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William Stone ’22

William Stone ’22, December 3, 1993, in Annapolis, Maryland. After graduating from Reed with a degree in economics, he studied for a year at the London School of Economics. William was a freelance journalist in Europe in the early ’20s and interviewed Adolf Hitler when he was beginning his political career in Munich. In 1925, he moved to Washington, D.C., where he was a freelance journalist and director of the Washington Bureau of the Foreign Policy Association. He was vice president of that association from 1933 to 1941. During World War II, he was director of the Economic Warfare Division at the U.S. Embassy in London. He also served on the Board of Economic Warfare and Foreign Economic Administration and was a member of the U.S. Joint Intelligence Committee. After the war, William continued to serve with the State Department, first as the first postwar director of the U.S. Information Service and head of the Office of Information and Cultural Affairs, and then as special assistant and deputy to the assistant secretary of state for public affairs. In 1952, he returned to freelance writing. He was an economic consultant and writer for a variety of public and private institutions, and became senior associate of Economic Associates in Washington, D.C. William also began writing extensively about recreational boating and became the Washington correspondent for Yachting magazine. He was the author of several cruising guides, including A Cruising Guide to the Chesapeake, published in 1961 and revised in 1968, and A Cruising Guide to the Caribbean, published in 1976. He retired in the late 1980s, but continued to work on revisions of his cruising guides. He was a member of the Cruising Club of America, past president of Historic Annapolis, and a member of the National Press Club and the Ethical Culture Society. William married Grace Linklater ’21 in 1925, after she completed her studies at the Oregon Medical School. She died in 1964. He later married Jean B. Patterson, who died in 1986. Survivors include a son, a daughter, four grandchildren, and two great-grandchildren.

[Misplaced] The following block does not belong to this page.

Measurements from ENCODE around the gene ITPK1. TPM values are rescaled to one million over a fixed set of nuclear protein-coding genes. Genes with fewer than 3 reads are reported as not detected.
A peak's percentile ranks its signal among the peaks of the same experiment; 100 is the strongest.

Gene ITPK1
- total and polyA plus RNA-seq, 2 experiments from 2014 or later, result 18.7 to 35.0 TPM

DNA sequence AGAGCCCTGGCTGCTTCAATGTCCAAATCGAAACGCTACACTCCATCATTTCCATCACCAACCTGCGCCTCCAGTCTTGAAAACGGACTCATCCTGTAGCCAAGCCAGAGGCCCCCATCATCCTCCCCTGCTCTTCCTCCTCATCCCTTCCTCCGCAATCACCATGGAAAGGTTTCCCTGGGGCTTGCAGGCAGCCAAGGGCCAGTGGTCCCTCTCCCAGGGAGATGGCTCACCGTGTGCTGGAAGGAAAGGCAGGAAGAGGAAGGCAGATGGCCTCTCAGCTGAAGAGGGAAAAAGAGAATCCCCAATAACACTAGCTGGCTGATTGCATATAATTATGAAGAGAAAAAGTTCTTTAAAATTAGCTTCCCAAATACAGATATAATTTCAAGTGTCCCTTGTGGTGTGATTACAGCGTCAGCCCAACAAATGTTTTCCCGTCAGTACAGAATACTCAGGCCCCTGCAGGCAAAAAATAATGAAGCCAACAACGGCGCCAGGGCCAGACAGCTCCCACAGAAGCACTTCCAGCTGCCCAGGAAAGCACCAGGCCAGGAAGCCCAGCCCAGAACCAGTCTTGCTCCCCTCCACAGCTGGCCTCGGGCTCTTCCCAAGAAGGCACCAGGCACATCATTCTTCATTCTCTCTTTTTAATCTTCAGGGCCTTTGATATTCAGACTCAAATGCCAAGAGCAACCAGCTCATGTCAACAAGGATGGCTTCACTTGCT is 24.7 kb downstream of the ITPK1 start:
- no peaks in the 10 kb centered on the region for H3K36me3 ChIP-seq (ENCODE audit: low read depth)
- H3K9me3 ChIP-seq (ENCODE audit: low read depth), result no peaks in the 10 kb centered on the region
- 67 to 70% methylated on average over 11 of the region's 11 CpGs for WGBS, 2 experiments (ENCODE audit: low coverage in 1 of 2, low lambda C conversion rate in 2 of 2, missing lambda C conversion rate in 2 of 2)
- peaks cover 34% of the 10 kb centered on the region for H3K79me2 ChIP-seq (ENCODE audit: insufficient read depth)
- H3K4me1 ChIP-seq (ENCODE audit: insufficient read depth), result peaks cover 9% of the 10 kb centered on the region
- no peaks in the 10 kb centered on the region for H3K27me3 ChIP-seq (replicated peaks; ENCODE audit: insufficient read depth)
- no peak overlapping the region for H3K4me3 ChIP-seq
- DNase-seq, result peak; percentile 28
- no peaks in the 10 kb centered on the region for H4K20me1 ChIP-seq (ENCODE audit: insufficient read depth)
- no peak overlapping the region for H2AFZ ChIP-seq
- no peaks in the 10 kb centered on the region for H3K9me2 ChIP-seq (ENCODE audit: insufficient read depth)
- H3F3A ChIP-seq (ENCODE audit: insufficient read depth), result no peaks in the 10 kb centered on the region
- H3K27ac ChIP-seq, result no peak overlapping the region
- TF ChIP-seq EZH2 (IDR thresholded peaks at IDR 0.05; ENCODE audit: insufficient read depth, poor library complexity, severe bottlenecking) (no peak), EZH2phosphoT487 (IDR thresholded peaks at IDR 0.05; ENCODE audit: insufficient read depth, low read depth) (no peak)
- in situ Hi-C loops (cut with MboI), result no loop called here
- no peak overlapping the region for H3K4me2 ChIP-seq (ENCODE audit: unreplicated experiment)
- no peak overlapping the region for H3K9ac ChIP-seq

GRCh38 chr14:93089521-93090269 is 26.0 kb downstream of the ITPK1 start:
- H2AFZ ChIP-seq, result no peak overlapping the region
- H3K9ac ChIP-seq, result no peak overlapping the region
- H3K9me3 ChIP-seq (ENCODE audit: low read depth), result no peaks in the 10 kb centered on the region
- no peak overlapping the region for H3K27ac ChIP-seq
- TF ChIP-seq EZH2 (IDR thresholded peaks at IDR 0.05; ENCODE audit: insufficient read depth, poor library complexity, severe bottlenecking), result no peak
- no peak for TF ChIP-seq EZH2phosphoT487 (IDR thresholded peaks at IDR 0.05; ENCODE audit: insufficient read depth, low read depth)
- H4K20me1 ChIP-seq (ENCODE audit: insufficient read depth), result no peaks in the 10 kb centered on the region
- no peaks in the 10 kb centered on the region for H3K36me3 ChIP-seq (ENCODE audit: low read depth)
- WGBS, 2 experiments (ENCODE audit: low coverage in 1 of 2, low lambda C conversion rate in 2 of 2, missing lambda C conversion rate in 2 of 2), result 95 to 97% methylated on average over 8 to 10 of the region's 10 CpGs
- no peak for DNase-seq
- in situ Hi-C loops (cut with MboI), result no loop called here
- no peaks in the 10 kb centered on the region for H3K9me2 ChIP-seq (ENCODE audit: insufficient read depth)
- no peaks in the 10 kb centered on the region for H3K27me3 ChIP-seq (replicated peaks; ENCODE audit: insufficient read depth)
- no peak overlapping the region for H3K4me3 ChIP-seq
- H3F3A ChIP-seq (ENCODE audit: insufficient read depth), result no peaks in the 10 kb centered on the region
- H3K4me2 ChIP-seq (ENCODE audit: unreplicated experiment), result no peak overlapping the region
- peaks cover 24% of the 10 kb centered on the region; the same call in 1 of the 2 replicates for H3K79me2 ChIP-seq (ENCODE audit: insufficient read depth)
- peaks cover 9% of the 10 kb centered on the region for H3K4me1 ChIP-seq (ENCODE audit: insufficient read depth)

Appeared in Reed magazine: February 1994

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